ATLANTA - Decades of legal battles have scrubbed most religion from public schools, but the culture war over faith and prayer in the public square seems as fierce as ever. That's thanks in part to a group of atheists and agnostics that calls itself the Freedom From Religion Foundation.
In recent months, the group has threatened legal action against several Georgia school districts for violating the strict separation of church and state. That has prompted a candidate for Georgia Governor to propose a bill protecting a teacher's right to participate in student-led prayer.
The atheists know their position isn't popular, but they aren't backing down. Both sides sat down with FOX 5 Senior Anchor Russ Spencer.
Spencer: “What would you say to someone in Coweta or Towns County who says you folks are trying to force your secular values down their throats… that their community’s perfectly fine with this?”
Mark Banks, Freedom From Religion: “Well, the problem there is we want people to adhere to the existing laws and the existing laws forbid that.”
Mark Banks is an atheist, one of about 500 Georgia members of the Freedom From Religion Foundation, a Wisconsin based group that describes itself on its website as “proudly professional pains in the a-- since 1978.”
Banks: “Our constitution is a secular document, as much as people don't want to admit it.”
Banks sat down with Spencer in the pews of a former Civil War-era church in Smyrna that is now the Atlanta Freethought Hall, where he and other non-believers meet.
The foundation has made waves all over Georgia in recent months, firing off warning letters to school superintendents in Towns, Hancock, and Carroll counties and Rome City Schools over complaints from parents about religion on school grounds.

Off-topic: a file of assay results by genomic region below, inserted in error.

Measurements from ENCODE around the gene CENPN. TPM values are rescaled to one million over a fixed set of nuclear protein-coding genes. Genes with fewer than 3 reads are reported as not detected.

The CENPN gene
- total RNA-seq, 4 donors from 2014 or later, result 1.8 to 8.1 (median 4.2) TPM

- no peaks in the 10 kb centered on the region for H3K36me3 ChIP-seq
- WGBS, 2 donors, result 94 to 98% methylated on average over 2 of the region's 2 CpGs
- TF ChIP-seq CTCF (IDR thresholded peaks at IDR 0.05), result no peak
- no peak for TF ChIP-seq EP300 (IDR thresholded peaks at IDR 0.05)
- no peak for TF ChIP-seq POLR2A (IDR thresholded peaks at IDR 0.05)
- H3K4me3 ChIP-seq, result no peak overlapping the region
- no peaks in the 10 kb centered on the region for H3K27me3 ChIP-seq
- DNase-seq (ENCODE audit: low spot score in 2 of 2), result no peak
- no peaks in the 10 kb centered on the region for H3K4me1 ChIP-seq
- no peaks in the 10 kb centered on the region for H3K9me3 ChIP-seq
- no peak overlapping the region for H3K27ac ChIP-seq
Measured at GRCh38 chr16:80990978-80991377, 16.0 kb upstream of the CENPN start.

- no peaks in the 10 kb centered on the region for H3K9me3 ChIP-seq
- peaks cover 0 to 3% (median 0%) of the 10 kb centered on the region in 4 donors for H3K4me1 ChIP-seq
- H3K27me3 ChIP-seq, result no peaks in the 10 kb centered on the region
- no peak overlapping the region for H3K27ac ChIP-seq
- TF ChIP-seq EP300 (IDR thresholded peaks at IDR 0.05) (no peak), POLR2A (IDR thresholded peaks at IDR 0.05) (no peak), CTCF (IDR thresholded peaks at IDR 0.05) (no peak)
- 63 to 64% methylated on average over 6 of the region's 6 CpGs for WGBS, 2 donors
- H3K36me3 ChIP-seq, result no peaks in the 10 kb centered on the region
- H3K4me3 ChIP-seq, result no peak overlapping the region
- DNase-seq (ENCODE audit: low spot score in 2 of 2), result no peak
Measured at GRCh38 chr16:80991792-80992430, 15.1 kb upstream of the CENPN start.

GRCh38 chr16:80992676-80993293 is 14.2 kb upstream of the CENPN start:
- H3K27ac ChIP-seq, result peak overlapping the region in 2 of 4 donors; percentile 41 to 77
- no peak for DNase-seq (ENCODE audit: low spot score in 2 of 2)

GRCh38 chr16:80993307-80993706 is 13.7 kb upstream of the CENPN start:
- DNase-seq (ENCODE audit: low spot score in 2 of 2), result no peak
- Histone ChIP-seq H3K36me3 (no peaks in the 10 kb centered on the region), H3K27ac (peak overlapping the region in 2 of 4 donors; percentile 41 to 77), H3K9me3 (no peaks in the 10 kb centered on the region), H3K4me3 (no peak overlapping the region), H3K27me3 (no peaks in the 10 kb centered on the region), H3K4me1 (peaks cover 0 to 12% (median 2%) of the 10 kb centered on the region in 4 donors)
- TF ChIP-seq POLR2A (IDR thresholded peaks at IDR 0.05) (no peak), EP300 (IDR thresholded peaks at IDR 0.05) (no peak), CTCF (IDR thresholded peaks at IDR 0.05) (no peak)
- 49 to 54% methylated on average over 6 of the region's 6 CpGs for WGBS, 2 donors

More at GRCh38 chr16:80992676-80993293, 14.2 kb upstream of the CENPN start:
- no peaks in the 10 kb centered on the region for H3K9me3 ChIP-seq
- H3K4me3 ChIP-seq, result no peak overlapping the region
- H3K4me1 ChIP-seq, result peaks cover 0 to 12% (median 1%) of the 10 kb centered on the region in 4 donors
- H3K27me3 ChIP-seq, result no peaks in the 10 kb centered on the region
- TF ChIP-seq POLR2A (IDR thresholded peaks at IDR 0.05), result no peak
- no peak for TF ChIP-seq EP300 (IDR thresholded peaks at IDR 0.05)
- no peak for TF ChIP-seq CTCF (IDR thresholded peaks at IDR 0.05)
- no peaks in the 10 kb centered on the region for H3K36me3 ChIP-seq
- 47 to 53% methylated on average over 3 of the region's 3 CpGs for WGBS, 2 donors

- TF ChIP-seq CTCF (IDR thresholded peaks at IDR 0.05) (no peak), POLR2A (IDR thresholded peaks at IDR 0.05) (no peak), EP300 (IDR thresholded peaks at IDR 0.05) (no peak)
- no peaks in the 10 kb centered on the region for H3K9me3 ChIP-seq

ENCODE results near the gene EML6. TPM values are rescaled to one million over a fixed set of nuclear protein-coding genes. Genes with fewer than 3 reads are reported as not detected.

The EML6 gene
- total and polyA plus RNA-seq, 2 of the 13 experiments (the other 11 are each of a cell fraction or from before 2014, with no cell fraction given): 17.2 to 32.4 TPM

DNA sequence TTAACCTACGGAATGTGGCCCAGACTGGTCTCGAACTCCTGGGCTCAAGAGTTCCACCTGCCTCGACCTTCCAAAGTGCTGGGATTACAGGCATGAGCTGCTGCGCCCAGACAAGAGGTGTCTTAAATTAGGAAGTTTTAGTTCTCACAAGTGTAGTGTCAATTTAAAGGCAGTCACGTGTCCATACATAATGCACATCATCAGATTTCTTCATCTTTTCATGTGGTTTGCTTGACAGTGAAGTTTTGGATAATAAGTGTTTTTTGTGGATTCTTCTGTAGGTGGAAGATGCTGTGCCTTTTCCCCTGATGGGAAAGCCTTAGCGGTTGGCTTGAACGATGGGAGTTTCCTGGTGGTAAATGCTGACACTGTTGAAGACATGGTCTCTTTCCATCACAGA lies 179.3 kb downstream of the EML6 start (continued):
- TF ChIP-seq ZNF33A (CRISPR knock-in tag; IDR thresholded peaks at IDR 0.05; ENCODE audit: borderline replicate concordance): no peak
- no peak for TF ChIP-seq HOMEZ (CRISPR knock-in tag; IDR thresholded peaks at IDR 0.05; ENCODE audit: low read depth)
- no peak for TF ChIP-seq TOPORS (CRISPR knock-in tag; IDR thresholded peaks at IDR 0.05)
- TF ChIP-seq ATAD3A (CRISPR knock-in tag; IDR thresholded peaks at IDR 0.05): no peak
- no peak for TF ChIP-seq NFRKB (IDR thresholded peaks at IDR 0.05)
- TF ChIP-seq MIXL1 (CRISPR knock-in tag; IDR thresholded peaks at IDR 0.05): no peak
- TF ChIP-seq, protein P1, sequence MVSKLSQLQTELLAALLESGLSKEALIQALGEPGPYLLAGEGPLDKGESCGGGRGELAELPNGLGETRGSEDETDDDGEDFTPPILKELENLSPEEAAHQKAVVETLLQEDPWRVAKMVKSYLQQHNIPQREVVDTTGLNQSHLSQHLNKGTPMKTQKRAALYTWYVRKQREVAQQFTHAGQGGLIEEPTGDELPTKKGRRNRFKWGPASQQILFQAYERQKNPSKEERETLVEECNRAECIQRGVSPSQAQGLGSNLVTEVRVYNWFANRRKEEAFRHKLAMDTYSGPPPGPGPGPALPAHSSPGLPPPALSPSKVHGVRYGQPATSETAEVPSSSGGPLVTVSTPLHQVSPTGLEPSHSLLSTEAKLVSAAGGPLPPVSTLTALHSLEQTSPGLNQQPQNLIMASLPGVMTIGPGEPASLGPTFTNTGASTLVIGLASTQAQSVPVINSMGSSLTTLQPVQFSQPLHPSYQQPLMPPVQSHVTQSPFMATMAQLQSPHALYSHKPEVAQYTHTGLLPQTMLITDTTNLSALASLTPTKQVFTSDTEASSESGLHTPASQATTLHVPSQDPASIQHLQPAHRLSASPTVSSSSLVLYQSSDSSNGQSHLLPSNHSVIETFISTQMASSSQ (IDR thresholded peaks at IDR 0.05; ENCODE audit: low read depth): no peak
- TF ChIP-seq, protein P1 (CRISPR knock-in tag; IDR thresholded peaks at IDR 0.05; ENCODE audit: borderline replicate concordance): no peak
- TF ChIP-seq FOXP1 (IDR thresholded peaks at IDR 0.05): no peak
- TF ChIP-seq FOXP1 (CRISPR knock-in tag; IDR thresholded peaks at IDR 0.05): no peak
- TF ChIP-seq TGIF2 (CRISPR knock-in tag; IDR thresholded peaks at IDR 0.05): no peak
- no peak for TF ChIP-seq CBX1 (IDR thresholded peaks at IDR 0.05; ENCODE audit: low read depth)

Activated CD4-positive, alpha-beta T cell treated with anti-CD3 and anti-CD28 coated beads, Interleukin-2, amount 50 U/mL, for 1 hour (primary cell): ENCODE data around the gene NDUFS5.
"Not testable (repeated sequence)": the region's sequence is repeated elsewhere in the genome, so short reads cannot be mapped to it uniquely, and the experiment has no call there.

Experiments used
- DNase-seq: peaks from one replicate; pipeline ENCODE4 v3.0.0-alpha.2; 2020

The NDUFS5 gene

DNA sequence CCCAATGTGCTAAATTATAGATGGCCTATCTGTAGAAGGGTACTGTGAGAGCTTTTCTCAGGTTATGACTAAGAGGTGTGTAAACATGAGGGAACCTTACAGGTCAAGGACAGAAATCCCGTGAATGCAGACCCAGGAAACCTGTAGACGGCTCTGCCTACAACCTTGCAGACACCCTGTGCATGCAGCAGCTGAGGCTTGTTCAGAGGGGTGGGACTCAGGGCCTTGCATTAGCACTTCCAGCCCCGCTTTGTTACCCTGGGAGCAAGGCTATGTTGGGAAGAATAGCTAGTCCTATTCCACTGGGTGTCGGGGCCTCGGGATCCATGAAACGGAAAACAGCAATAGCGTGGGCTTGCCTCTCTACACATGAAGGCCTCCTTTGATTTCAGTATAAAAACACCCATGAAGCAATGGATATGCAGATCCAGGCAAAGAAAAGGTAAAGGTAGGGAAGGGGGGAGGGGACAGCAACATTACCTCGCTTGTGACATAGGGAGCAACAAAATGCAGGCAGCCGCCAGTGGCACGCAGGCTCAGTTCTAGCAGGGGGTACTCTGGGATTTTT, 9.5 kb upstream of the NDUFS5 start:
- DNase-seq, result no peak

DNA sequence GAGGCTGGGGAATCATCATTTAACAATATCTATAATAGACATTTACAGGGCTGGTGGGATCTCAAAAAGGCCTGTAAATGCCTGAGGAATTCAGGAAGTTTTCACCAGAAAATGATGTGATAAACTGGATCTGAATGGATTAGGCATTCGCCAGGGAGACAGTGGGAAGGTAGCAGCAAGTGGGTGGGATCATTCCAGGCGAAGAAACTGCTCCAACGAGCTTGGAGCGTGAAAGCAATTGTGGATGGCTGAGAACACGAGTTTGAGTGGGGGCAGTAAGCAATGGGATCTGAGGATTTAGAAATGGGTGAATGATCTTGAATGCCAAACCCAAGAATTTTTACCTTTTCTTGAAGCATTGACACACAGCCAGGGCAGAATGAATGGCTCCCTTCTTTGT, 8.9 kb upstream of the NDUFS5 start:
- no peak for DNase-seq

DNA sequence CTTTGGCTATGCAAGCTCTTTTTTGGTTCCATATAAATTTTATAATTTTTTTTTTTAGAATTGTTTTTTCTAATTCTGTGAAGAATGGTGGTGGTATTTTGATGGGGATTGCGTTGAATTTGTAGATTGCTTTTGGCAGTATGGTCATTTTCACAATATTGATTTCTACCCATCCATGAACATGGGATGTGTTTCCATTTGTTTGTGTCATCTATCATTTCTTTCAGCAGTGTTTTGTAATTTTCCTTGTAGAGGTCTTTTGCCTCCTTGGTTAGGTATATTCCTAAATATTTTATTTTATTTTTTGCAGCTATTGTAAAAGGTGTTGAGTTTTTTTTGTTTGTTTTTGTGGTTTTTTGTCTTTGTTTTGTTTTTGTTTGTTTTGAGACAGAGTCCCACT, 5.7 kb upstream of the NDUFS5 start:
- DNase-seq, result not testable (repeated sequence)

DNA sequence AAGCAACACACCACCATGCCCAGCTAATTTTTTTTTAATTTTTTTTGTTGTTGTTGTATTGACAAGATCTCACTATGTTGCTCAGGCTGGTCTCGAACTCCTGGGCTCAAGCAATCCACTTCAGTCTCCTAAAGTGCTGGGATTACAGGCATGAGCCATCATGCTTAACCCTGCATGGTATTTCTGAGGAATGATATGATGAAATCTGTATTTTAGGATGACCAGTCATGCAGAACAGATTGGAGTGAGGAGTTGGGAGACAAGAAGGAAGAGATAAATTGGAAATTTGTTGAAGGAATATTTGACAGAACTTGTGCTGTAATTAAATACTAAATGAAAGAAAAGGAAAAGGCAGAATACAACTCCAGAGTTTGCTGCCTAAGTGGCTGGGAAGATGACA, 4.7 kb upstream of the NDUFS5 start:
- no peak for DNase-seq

The most prominent case emerged last fall when East Coweta High School football coach John Small was photographed bowing his head with his players.
Spencer: “What's wrong with a coach saying a prayer with his players before or after a game?”
Banks: “Well, you're talking about a public school situation... and the public schools that have been, you know, forbidden for quite a few years actually it has gone to the supreme court in many cases.”
State Senator Michael Williams, R – Cumming: “Bowing your head to participate in student-led prayer? You're telling me that we as a country are going to accept the fact that that's not okay? I have a problem with that.”
Williams, a candidate for Georgia Governor, has proposed what he calls the Coach Small Religious Protection Act, to counter what he sees as harassment and persecution from outside organizations.
Williams: “The need for a law is to reinforce that belief that all of us I believe hold that we need to have the ability to exercise our freedom of religion, not only in our home and our churches but in the public square as well.”
The state senator was highly critical of the Coweta County school superintendent for "caving" in his words to "political correctness" after the district responded to the letter from the Freedom From Religion Foundation with a memo stating teachers and coaches can't "join hands, bow their heads, take a knee or commit another act that otherwise manifests approval with students' religious exercise."
Williams: “The fact of the matter is he did cave and we need people who are not going to cave under the pressure like this.”
But the law puts school leaders in a bind.
The Foundation complained when a parent in Towns County read Bible stories in a kindergarten class prompting the Superintendent there to remind teachers where the line is.
Dr. Darren Berrong: “This is the first complaint that I'm aware of in our district and we will continue to educate volunteers and staff on the Establishment Clause to ensure no student feels their rights have been violated.”
Banks: “It's a no-win situation.”
Mark Banks knows he and his fellow non-believers are making people angry. He said he's even gotten death threats. But he insists the law -- and reason -- are on their side.
Spencer: “On the website, there is something called the ‘Nothing Fails Like Prayer’ award... ‘Nothing Fails Like Prayer.’ That sounds to me like it’s mocking people who believe.
Banks: “No, not really. it's been proven with scientific studies base on empirical evidence that praying is no better than wishful thinking.”
Spencer: “It kinda does sound like you think you're smarter than people who believe prayer works.”
Banks: “No, not really.”
Senator Williams said he's doesn't see how his bill defending freedom of religion could be unconstitutional. He concedes he did not consult with Coach Small before attaching his name to his Religious Protection Act saying he was trying to protect the coach by leaving him out of it.
For his part, Coach Small said the school has been fully supportive of him.
The bill is set for a hearing in the State Senate this week.